The high nutritional profile of honey with wide range of nutrients (although in minute quantities), encourages its use as food. Due to the low quantities of some of the Natural Honey (NH)’s essential nutrients, it is advisable for adults to take it (NH) in large quantities (70 – 95 g daily) to get the full desirable nutritional and health benefits.

Antimicrobial activity

Natural honey is a very potent broad-spectrum antibiotic which most multi-resistant bacteria are found sensitive to. Alvarez-Suarez and co-workers confirm this in their report and opine that antimicrobial activity is present in all types of honey. The workers suggest that hydrogen peroxide formation may play an important role as antibacterial natural products for minimizing the invasive effects of bacterial infections in the native monofloral Cuban honeys analyzed. Although, the Cuban honeys varied in their chemical constituents’ values, all still exhibit antimicrobial activity against both Gram-positive and Gram-negative bacteria which include Bacillus subtilis, Pseudomonas aeruginosa, Staphylococcus aureus and Escherichia coli. The bacteria and other micro-organisms infections responsive to NH treatment are listed in Table.

Table 4

List of Bacteria and other Organisms found to be sensitive to honey

Actinomyces pyogenes

Pseudomonas aeruginosa

Bacillus anthracis




Rubella virus




Campylobacter coli




Salmonella cholerae-suis




Campylobacter jejuni




Salmonella typhi




Candida albicans




Salmonella typhimurium




Corynebacterium diphtheria




Serrata marcescens




Echinococcus parasite




Shigella species




Enterococcus avium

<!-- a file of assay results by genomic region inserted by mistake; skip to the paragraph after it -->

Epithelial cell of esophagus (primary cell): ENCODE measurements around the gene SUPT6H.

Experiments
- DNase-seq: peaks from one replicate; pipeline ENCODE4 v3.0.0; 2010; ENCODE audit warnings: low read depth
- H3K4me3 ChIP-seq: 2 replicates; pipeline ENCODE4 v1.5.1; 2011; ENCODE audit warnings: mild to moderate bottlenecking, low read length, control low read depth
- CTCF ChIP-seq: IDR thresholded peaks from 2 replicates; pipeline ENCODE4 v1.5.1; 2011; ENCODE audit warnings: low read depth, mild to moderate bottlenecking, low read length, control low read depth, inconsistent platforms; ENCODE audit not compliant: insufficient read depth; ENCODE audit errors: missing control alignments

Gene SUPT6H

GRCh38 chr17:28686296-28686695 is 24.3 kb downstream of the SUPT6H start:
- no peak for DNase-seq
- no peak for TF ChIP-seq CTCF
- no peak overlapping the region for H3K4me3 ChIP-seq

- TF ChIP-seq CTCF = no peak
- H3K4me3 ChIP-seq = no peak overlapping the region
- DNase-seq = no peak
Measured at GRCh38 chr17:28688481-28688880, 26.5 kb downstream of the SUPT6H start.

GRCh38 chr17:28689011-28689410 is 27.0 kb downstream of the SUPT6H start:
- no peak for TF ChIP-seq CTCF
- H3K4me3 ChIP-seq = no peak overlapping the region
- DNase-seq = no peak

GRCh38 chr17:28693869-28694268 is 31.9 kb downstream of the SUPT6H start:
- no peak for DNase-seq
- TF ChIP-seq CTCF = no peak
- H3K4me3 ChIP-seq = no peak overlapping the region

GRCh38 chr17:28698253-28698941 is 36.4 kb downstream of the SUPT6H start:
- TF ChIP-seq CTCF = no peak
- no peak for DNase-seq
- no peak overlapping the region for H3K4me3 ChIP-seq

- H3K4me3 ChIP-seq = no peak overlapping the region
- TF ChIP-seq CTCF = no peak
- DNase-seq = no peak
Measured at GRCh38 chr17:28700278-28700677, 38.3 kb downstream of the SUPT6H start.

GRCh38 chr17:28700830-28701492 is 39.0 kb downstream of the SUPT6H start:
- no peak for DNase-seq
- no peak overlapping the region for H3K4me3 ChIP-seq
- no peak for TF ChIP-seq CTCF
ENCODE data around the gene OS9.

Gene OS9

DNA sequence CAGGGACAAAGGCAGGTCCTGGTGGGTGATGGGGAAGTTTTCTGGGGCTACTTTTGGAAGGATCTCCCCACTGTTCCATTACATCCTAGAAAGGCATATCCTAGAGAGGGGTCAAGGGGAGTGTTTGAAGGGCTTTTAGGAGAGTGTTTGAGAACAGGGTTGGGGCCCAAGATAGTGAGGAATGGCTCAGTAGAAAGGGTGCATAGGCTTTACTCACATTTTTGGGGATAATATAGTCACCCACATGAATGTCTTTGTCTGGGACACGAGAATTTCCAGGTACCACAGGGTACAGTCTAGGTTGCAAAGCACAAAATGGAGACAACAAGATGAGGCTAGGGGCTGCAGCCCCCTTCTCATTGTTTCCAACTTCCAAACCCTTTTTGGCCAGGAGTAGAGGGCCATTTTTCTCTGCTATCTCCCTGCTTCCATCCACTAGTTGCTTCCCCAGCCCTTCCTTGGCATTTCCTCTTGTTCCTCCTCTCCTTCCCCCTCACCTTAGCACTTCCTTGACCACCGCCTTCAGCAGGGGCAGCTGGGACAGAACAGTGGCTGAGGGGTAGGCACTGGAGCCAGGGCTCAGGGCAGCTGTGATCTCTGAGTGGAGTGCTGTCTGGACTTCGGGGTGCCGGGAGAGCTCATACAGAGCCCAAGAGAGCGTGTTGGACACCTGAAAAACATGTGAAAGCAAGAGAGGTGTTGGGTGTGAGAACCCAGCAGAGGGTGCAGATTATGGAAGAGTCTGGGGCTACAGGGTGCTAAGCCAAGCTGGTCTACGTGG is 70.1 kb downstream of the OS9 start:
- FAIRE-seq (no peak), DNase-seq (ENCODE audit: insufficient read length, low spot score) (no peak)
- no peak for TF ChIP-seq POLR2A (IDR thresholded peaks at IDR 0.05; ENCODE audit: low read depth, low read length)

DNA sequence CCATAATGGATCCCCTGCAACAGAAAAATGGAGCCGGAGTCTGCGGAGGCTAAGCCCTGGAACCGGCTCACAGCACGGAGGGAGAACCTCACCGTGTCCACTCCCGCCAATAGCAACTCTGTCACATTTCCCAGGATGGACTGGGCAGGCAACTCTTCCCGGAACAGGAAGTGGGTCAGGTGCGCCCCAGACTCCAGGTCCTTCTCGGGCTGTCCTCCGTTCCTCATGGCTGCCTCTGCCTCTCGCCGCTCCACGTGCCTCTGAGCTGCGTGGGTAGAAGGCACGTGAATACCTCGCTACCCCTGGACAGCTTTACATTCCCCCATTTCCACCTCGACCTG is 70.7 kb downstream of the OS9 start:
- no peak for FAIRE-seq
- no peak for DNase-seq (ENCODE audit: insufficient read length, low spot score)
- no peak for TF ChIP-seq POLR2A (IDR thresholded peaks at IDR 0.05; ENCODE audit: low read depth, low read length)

Staphylococcus aureus




Enterococcus faecalis




Streptococcus agalactiae




Enterococcus faecium




Streptococcus dysgalactiae




Enterococcus raffinosus




Streptococcus faecalis uberis




Epidermophyton floccosum




Streptococcus mutans




Escherichia coli




Streptococcus pneumonia




Haemophilus influenza




Streptococcus pyogenes




Helicobacter pylori




Streptococcus uberis




Klebsiella pneumonia




Serrata marcescens




Leishmania parasite




Shigella species




Microsporum canis




Trichophyton mentagrophytes




Microsporum gypseum




Trichophyton mentagrophytes var.




Mycobacterium tuberculosis




Trichophyton tonsurans




Nocardia asteroids




Trichophyton rubrum




Proteus species

Vibrio choleriae

In their various studies with about 200 New Zealand (Manuka and non-Manuka) honeys, Molan and co-workers are of the opinion that differences exist in the antibacterial and antifungal activities, although all exhibit potency. Other pathogenic microbes reported to be susceptible to honey treatment are Candida albicansRubella virus, Trichophyton mentagrophytes, and Leishmania parasites as shown in Table 4.

May improve heart health.

Honey may also help prevent heart disease. According to one review, honey may help lower blood pressure, improve blood fat levels, regulate your heartbeat, and prevent the death of healthy cells — all factors that can improve your heart function and health.

One observational study, including over 4,500 people over 40 associated a moderate honey intake with a lower risk of high blood pressure among women. A rodent study also showed that honey helped protect the heart from oxidative stress.

Additionally, raw honey typically contains propolis, a resin that bees produce from sap-producing trees and similar plants. Propolis may improve cholesterol and triglyceride levels.

All told, there’s no long-term human study available on honey and heart health. More research is needed to understand honey’s effects on heart health better. 

Cholesterol